As far back as I can remember, technology has always been suspected of bringing us the worst evils without the prophecies finally being fulfilled. Lack of knowledge of the subject by the prophets who saw only a misunderstood black box? Lack of understanding of the evolution of society, which one day is ready to accept or even asks for what it would have refused yesterday? Anything else? It must be a little bit of all this.
Humans are schizophrenic when it comes to good and evil.
And then we cannot approach the notions of right and wrong without trying to understand the prism through which humans look at things. And it must be recognized that it is often ambiguous or even schizophrenic. Just look at a current topic to see it: personal data.
The same person will tell you in the same discussion that they care about their privacy, that they are concerned about how companies use the data collected about them but that they are asking for a personalized service, while taking care to block cookies on their browser. Not knowing what to think about it.
Technology is not the problem, use is.
I always had the same answer when this subject was discussed. The problem is not the technology, whatever it is, but the one who uses it. But that’s not new: you can use a shovel to dig and plant a tree like you would to kill someone.
Today I will go a little further in my remarks. The problem is at the level of the person who uses it and the person who designs it. When you create a weapon of mass destruction you cannot simply clear your name by putting everything on the back of the unconscious madman who used it. People who were proud to have contributed intellectually to the atomic bomb program felt uncomfortable when it was actually used.
In short, we always come back to the same subject: ethics. Technology is neutral, the ethics of the user and the designer are not.
And today the main subject is of course personal data.
Cambridge Analytica case with Facebook, aspiration of unwanted data by Android, evangelization around the GDPR, the Internet user finally woke up. If it took him a long time to understand that “if it’s free it’s because you’re the product” he now understands that it goes much further. Maybe too much.
I am amused that people were surprised or shocked by the Cambridge Analytica case. The data is Facebook’s business model and when you become a billionaire by selling people’s lives you can’t expect it to change one day. Not only was it inevitable, but it will happen again because that is the logic of things.
When I talk about the user of the technology, I am not of course talking about the end user, who is often the target, the “product”, but about the company that implements it. This is Facebook, inseparable from its founder. Yes, Zuckerberg has no form of ethics, or he is 30 years ahead of the society. Or his lack of ethics will drive society not to go in that direction. And we’ve seen employees leaving Facebook precisely for that reason: they no longer supported the direction the company was taking… even though few of them opened up publicly, or did so too late. Some users did the same too.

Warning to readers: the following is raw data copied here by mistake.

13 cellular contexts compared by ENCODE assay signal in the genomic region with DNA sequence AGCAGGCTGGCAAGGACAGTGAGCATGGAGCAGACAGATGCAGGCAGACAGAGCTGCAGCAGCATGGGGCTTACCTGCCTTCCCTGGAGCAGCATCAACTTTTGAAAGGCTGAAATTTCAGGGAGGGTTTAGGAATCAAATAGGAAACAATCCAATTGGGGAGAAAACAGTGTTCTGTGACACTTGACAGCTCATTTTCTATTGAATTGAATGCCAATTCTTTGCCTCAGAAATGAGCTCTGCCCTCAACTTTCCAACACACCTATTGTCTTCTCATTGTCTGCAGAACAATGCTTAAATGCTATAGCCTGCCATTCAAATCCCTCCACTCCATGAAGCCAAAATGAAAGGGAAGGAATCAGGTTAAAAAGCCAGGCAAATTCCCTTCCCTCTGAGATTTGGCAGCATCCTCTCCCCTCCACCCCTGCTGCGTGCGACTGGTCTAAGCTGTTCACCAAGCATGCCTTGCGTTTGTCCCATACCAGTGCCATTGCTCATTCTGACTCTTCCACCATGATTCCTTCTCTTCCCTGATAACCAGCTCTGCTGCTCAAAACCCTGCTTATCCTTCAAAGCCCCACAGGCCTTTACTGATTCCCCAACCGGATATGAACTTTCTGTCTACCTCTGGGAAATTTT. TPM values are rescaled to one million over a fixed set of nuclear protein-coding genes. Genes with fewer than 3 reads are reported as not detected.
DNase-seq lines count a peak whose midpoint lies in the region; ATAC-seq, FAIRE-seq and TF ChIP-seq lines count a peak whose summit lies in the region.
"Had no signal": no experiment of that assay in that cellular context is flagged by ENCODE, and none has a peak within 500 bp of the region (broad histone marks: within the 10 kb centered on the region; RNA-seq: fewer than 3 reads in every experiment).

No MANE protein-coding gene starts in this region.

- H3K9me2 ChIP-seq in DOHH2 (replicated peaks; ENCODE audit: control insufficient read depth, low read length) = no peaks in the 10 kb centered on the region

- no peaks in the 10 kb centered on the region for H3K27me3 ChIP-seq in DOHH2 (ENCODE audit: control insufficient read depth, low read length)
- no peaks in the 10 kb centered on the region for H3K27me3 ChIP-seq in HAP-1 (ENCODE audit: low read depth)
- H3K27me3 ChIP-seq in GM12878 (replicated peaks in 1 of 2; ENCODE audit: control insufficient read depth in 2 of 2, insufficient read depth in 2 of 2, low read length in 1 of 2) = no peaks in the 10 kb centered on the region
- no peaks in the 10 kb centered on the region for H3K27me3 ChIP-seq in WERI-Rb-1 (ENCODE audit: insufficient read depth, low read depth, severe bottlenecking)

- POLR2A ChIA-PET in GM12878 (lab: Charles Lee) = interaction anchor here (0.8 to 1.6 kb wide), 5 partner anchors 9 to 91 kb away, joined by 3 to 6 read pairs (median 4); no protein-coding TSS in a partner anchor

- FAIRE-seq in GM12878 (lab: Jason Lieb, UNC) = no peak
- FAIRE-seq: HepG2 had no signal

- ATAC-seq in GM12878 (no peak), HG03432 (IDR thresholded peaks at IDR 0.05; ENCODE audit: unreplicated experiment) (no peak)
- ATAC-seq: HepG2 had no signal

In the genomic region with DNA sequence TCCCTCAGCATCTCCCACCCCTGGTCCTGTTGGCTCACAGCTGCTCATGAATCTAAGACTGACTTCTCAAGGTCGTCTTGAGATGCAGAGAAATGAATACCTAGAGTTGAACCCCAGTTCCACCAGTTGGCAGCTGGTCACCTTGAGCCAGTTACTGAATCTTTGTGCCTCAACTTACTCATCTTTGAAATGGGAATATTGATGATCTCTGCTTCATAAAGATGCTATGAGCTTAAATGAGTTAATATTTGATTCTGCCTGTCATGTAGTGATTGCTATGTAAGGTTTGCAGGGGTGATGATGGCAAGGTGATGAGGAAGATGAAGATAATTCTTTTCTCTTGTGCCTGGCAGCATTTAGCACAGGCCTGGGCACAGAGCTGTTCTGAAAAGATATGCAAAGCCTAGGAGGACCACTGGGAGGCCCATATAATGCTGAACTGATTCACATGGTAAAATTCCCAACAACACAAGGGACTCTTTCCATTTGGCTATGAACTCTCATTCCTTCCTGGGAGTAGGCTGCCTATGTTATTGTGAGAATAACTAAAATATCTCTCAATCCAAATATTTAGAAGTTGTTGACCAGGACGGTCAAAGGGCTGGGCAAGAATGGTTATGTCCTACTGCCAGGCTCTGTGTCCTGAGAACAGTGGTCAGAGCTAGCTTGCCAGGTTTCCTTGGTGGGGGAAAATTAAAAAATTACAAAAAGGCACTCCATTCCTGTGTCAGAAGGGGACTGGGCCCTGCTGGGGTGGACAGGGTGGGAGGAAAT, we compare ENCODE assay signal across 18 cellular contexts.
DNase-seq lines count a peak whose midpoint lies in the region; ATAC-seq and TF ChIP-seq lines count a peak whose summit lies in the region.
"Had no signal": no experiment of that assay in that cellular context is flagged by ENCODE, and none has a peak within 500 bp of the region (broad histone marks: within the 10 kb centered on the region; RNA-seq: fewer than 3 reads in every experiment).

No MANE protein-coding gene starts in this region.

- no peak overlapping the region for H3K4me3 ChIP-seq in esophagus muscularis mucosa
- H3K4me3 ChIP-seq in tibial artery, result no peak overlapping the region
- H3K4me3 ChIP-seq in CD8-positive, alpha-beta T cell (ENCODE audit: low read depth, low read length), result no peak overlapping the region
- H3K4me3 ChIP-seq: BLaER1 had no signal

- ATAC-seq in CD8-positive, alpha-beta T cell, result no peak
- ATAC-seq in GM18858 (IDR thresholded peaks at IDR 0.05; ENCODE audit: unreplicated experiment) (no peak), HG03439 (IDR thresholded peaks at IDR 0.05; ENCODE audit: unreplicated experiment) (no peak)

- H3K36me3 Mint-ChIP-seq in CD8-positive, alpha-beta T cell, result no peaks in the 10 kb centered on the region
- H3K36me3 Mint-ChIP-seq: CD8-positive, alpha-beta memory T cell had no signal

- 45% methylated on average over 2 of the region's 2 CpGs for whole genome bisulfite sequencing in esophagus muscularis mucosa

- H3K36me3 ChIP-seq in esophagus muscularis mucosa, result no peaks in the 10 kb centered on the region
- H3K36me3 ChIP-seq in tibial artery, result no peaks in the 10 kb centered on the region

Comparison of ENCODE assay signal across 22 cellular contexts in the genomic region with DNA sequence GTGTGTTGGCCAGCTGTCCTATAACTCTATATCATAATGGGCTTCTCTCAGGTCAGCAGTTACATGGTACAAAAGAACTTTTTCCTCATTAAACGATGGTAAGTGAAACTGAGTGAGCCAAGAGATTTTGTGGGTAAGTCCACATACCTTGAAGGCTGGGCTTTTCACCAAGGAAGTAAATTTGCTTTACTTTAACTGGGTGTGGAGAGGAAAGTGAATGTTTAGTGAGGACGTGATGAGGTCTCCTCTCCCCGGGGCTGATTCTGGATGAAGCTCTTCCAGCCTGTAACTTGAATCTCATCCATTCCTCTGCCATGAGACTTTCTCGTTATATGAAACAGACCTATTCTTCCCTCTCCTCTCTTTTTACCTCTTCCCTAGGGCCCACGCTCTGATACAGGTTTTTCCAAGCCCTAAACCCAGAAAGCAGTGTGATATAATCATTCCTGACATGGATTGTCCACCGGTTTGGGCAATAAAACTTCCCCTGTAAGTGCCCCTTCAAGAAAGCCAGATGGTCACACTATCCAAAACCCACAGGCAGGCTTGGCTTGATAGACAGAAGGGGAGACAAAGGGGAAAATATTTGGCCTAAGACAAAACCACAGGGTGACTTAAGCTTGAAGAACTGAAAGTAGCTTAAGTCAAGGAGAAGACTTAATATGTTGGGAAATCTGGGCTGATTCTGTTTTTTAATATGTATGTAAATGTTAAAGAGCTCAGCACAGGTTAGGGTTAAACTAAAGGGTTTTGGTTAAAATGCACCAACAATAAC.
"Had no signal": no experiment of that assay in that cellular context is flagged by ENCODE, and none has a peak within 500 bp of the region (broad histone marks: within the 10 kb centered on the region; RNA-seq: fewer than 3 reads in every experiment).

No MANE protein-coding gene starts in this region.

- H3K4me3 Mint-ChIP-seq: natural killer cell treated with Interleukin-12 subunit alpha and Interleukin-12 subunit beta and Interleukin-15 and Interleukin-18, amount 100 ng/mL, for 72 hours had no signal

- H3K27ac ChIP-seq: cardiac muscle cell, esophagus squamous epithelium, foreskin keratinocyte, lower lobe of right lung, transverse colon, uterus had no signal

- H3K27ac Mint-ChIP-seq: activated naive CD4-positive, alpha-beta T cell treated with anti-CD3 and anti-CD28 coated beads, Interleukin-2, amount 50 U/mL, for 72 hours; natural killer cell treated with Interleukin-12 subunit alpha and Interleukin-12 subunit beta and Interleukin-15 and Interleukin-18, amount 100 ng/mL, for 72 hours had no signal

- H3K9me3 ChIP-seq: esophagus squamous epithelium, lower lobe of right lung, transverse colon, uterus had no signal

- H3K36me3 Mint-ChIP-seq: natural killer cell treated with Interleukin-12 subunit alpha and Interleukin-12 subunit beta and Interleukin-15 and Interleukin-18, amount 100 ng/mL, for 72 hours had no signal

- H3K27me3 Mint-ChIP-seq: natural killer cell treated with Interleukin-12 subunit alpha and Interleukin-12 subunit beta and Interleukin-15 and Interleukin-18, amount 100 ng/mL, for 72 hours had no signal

Does the tech have its whistleblowers?
Whistleblowers have a good reputation in the society, as long as they do not confuse this role with the pursuit of personal interests. The question that arises is: who, in a technology company, can or should act as a whistleblower. Or show an ethic that will make them say “no I won’t develop that”, “no I can’t sell that”.
This reminds me of an initiative of the Mozilla Foundation which, in collaboration with researchers and professors, has just launched a programme aimed at reintroducing ethics into computer science teaching. Other major universities have also introduced ethics into the training paths of computer scientists (MIT, Stanford). In my opinion, this is a subject that needs to be introduced more than reintroduced. Already that ethics has never held the upper hand in training courses, except for senior managers (no matter what they did with them), we had never thought that it was a subject for executors, but, precisely, for decision-makers. With ethical decision-makers, there is no need for the subject to pollute the field. Mozilla’s initiative suggests that ethics must be a better distributed subject in the company and that if the decision-maker does not demonstrate it, it is up to others to demonstrate it in his place.
If the data is the new oil, there will never be a data business without data ethics. And it is certainly a good thing to see that we are trying to make it a matter for those who develop the technologies of tomorrow.
It remains to be seen how this will then be transposed into businesses. While Chief Data Officers are flourishing on every street corner, I have not yet seen a company put ethics back at the heart of its business. I mean with the means and a person at a level sufficient for it to see carries and the authority to stop a deviant initiative. And I wouldn’t be surprised if that didn’t happen before a customer rebellion or a heavy conviction in court.
In short, let us have confidence in technological progress, it is neutral. But let’s always look at the Men in the back.